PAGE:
The router then went into R2 register processing, meaning it sends particular tones and expects certain responses from the exchange.
When the debugs print out TX and RX '#', this actually is a IOS description for tone off, or no tone generated or received.
This relates to the way E1R2 works in that each side is Compelled to send a tone until the other side responds with an ACK tone, then they stop sending this particular tone.
To send the Call out, the router sends the 1st DNIS digit until it recieves the ack tone. Then it stops sending the digit, the exchange stops sending the ack tone and it then repeats the process for all the digits.
So in the trace above, the tones went as follows -
TX 3 (1st DNIS digit)
RX 1 (Telco ack for 1st DNIS digit)
TX 0 (2nd DNIS digit)
RX 1 (Telco ack for 2nd DNIS digit)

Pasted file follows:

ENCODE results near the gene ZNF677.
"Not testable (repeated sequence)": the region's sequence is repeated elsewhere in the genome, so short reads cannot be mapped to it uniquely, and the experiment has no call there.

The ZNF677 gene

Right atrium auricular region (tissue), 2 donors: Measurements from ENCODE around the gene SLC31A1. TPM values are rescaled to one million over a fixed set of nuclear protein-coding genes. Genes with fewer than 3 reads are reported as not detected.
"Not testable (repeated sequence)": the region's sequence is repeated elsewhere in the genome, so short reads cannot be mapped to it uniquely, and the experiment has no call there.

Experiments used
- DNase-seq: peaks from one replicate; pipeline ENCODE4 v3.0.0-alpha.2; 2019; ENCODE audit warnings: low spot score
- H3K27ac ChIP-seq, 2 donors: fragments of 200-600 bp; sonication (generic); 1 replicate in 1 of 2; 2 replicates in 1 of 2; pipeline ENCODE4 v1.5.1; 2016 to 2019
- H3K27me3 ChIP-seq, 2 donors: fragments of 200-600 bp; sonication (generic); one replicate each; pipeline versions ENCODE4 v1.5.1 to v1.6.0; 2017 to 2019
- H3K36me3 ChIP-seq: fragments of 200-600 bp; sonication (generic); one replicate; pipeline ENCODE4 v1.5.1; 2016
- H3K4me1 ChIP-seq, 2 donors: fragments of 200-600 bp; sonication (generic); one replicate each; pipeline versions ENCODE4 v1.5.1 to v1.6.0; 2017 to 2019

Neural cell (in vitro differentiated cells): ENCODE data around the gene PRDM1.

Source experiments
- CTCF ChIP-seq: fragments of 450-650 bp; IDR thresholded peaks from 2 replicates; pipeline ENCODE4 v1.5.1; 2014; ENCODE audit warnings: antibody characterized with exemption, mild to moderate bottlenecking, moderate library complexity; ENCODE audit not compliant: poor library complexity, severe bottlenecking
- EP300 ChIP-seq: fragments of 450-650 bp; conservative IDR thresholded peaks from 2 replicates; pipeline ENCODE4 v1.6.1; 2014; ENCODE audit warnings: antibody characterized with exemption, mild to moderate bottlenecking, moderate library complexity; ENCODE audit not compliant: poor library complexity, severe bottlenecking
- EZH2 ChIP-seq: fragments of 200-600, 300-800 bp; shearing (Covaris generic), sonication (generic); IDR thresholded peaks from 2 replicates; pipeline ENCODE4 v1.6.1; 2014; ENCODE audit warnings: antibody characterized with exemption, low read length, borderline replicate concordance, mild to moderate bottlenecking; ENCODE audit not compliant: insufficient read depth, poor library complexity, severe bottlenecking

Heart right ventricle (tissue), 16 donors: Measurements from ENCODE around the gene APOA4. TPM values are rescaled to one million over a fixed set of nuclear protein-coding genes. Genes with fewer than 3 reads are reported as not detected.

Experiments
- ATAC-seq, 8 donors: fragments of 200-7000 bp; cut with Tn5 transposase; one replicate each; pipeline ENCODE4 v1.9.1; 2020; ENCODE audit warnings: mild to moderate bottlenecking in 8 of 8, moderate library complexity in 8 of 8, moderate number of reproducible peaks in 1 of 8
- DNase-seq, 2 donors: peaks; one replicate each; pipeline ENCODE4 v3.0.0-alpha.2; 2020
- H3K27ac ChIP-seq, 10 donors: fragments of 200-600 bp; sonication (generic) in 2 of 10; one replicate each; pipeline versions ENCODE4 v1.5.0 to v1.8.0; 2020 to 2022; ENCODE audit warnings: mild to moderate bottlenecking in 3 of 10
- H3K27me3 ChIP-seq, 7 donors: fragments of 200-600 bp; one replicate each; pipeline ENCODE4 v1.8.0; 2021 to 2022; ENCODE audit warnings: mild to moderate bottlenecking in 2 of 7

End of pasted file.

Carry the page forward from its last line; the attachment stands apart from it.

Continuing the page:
TX 5 (3rd DNIS digit)
RX 1 (Telco ack for 3rd DNIS digit)
TX 0 (4th DNIS digit)
RX 3 (Telco has enough digits to route the call, so sends sends B3 tone
TX 2 (Router sends category 2 signal)
RX 1 (Telco sends B1 - answer signal)
This call looks like it worked fine - the called number was 3050 and it appeared to be accepted by the telco and was answered.
The problem with E1 R2 is that there are many different country specific variants and a debug for one country does not necessarily apply to another. In the case above, it appears the E1 R2 was running the Telmex variant.
The short answer is that you don't.... That isn't entirely true while at
the same time it kind of is, but for the most part you don't configure
the softkeys. You enable or disable them via TCL. Here is the long
answer. Be sure to read the whole thing or e...
Topology: IP Phone > Switches > Microsoft NPS setup to forward 802.1x
proxy to > ISE 2.1 patch 3 Authentication: EAP-TLS using Cisco MIC SANs
Phone Models 802.1X support? 802.1x flavor Addtl Comment EAP-MD5 EAP-TLS
Cisco 3905 Y Y N Cisco 6911 Y Y N Cisco ...
This document describe how DST changes and how time changes are
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setting the clocks forward 1 hour from standard time during the summer
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